During the spring, your Siberian will shed their winter coat, and this is when it’s going to be the most work. Without brushing, your cat might have furballs and if they sometimes groom after eating, they might lose a little nutrition in the process.
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With this in mind, it’s a good idea to make brushing a regular thing, at least twice a week if you have the time. The next big shedding even comes in the fall, when your Siberian is shedding their summer coat, and its much less time intensive but a good brushdown is still the best idea.
Beyond the brushing, you don’t have a lot of worries with Siberian cats, as these are really quite the robust species. Just make sure if your Siberian is an indoor-only kitty that you give them plenty of toys to keep busy with and try not to overdo the fatty snacks – for the most part, your Siberian will do the rest!
Bonus tips about your Siberian’s diet
Since these are muscular kitties, they burn calories a little faster than less active and less physically robust species, but that doesn’t mean that they cannot end up obese.
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While we mentioned that a pouched stomach is not a cause for alarm, if you see that the stomach is tightly pulled and looks a little distended, then your Siberian might well be overeating, and there are a few things that you can do to help them to cut down a little.
First off, if your Siberian likes to gobble up their food at a record pace, you can slow them down with a ‘slow feeder’ bowl. These bowls have grooves in them that catch and trap food, forcing your cat to slow down to pick the morsels out.
You can also put a tennis ball in the bowl and your cat has to eat around that, which accomplished the same thing. Beyond this, try to make sure that snacks only make up 10% of their daily caloric intake and this will go a long way towards your Siberian having a happy and healthy future.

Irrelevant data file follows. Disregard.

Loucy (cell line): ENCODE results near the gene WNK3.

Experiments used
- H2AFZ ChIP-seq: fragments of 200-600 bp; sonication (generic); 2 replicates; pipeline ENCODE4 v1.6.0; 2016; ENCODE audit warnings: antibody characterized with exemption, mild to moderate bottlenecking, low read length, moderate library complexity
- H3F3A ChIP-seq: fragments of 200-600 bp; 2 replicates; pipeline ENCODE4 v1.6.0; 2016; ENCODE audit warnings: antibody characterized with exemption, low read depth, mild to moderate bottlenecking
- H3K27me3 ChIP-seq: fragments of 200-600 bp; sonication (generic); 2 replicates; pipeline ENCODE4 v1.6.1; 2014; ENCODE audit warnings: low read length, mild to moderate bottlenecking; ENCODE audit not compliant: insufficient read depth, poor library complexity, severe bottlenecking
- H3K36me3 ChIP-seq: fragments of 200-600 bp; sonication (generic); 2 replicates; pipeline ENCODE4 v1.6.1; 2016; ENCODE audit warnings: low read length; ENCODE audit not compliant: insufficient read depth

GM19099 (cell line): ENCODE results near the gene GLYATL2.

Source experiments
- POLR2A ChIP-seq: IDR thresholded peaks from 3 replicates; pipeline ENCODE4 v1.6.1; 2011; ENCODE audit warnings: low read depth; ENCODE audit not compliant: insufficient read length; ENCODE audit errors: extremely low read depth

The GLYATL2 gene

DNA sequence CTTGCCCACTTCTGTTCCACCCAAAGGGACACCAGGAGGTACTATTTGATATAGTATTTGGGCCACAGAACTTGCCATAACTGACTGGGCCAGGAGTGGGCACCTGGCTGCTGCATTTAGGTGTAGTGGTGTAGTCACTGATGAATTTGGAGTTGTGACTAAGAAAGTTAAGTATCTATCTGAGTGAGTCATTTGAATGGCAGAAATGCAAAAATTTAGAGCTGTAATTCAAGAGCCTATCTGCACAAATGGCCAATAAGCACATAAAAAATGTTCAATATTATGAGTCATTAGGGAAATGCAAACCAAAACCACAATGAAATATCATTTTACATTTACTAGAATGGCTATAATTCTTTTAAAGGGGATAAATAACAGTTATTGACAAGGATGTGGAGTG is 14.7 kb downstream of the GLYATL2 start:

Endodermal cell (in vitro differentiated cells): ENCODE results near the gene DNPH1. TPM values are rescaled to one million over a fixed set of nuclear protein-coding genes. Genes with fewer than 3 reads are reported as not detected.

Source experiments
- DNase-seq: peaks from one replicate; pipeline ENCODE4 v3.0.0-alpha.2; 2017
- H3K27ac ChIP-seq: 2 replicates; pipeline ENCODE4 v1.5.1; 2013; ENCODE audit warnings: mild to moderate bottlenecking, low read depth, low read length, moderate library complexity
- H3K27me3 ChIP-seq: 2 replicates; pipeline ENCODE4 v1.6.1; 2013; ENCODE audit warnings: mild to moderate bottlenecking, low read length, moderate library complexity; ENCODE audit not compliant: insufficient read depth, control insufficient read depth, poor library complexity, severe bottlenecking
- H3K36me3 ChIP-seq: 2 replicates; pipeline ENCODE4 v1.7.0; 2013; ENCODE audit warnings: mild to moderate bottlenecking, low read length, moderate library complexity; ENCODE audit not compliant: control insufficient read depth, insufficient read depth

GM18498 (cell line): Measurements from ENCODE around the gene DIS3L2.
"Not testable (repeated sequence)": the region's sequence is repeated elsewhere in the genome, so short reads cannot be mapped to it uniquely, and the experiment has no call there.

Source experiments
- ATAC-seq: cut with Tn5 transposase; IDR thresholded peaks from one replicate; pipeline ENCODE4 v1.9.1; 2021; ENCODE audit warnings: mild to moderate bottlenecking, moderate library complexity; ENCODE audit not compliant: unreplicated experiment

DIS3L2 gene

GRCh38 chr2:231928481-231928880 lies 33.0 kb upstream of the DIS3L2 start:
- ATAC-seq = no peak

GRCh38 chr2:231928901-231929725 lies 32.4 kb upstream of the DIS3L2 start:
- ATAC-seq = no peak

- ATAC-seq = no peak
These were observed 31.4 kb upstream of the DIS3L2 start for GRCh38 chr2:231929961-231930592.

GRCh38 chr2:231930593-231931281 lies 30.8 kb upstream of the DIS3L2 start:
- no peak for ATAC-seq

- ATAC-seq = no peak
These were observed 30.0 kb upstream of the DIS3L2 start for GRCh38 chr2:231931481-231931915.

Some final words on Siberian cats as they grow
Now that you have some basic guidelines, don’t forget that some of these cats may be a bit bigger or smaller than the average and that you shouldn’t start a new diet until you’ve checked with your vet. If you purchased your cat from a breeder, then we highly recommend checking with them to get the parent’s measurements.
While this isn’t 100% guaranteed to predict how your cat will grow, it should give you a fairly accurate idea MOST of the time so it’s definitely worth an email or a phone call. Aside from this, just be careful with those snacks and make sure that your cat is getting their recommended nutrition based on their body weight.
After that, just stick with proper nutrition and regular vet checkups, and don’t consider the growing ‘done’ at 2 years – unlike other breeds, Siberian cats can keep growing for up to 5 years before they reach their full potential.
If it’s your first Siberian kitty, then prepare yourself – Siberian cats are definitely a big, beautiful cat breed!